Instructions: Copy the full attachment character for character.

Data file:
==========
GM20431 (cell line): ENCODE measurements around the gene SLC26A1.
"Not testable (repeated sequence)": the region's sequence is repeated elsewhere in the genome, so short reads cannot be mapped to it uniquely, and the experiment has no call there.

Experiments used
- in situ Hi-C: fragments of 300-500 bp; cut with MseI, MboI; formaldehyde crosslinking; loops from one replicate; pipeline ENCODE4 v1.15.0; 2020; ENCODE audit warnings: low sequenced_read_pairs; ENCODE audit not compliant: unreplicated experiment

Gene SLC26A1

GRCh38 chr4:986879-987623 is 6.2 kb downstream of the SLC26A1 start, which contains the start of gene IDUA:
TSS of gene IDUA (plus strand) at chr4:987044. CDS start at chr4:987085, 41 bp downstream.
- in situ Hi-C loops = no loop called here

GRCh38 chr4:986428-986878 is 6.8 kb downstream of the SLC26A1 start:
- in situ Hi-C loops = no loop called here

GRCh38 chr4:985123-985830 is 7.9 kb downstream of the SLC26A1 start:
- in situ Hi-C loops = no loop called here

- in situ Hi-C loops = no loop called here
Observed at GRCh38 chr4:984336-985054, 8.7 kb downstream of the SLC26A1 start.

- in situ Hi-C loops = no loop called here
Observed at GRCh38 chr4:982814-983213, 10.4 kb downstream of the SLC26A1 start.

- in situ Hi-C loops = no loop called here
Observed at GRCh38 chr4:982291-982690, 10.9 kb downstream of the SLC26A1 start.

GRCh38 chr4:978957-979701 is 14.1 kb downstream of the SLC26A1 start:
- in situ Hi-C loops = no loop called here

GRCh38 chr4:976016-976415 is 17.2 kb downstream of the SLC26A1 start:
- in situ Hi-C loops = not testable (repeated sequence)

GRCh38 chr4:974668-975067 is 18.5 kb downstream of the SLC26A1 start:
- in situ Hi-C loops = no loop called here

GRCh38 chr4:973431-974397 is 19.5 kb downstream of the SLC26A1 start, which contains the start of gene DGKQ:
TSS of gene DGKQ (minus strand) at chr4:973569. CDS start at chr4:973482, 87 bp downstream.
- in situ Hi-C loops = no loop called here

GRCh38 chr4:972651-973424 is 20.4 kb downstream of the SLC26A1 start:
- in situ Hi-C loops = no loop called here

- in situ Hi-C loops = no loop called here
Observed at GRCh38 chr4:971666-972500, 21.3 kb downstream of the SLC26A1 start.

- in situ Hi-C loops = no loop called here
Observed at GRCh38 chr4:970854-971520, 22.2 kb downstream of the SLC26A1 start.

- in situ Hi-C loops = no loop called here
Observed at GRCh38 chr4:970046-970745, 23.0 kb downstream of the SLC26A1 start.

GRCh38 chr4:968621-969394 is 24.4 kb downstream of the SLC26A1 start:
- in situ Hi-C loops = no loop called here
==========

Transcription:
GM20431 (cell line): ENCODE measurements around the gene SLC26A1.
"Not testable (repeated sequence)": the region's sequence is repeated elsewhere in the genome, so short reads cannot be mapped to it uniquely, and the experiment has no call there.

Experiments used
- in situ Hi-C: fragments of 300-500 bp; cut with MseI, MboI; formaldehyde crosslinking; loops from one replicate; pipeline ENCODE4 v1.15.0; 2020; ENCODE audit warnings: low sequenced_read_pairs; ENCODE audit not compliant: unreplicated experiment

Gene SLC26A1

GRCh38 chr4:986879-987623 is 6.2 kb downstream of the SLC26A1 start, which contains the start of gene IDUA:
TSS of gene IDUA (plus strand) at chr4:987044. CDS start at chr4:987085, 41 bp downstream.
- in situ Hi-C loops = no loop called here

GRCh38 chr4:986428-986878 is 6.8 kb downstream of the SLC26A1 start:
- in situ Hi-C loops = no loop called here

GRCh38 chr4:985123-985830 is 7.9 kb downstream of the SLC26A1 start:
- in situ Hi-C loops = no loop called here

- in situ Hi-C loops = no loop called here
Observed at GRCh38 chr4:984336-985054, 8.7 kb downstream of the SLC26A1 start.

- in situ Hi-C loops = no loop called here
Observed at GRCh38 chr4:982814-983213, 10.4 kb downstream of the SLC26A1 start.

- in situ Hi-C loops = no loop called here
Observed at GRCh38 chr4:982291-982690, 10.9 kb downstream of the SLC26A1 start.

GRCh38 chr4:978957-979701 is 14.1 kb downstream of the SLC26A1 start:
- in situ Hi-C loops = no loop called here

GRCh38 chr4:976016-976415 is 17.2 kb downstream of the SLC26A1 start:
- in situ Hi-C loops = not testable (repeated sequence)

GRCh38 chr4:974668-975067 is 18.5 kb downstream of the SLC26A1 start:
- in situ Hi-C loops = no loop called here

GRCh38 chr4:973431-974397 is 19.5 kb downstream of the SLC26A1 start, which contains the start of gene DGKQ:
TSS of gene DGKQ (minus strand) at chr4:973569. CDS start at chr4:973482, 87 bp downstream.
- in situ Hi-C loops = no loop called here

GRCh38 chr4:972651-973424 is 20.4 kb downstream of the SLC26A1 start:
- in situ Hi-C loops = no loop called here

- in situ Hi-C loops = no loop called here
Observed at GRCh38 chr4:971666-972500, 21.3 kb downstream of the SLC26A1 start.

- in situ Hi-C loops = no loop called here
Observed at GRCh38 chr4:970854-971520, 22.2 kb downstream of the SLC26A1 start.

- in situ Hi-C loops = no loop called here
Observed at GRCh38 chr4:970046-970745, 23.0 kb downstream of the SLC26A1 start.

GRCh38 chr4:968621-969394 is 24.4 kb downstream of the SLC26A1 start:
- in situ Hi-C loops = no loop called here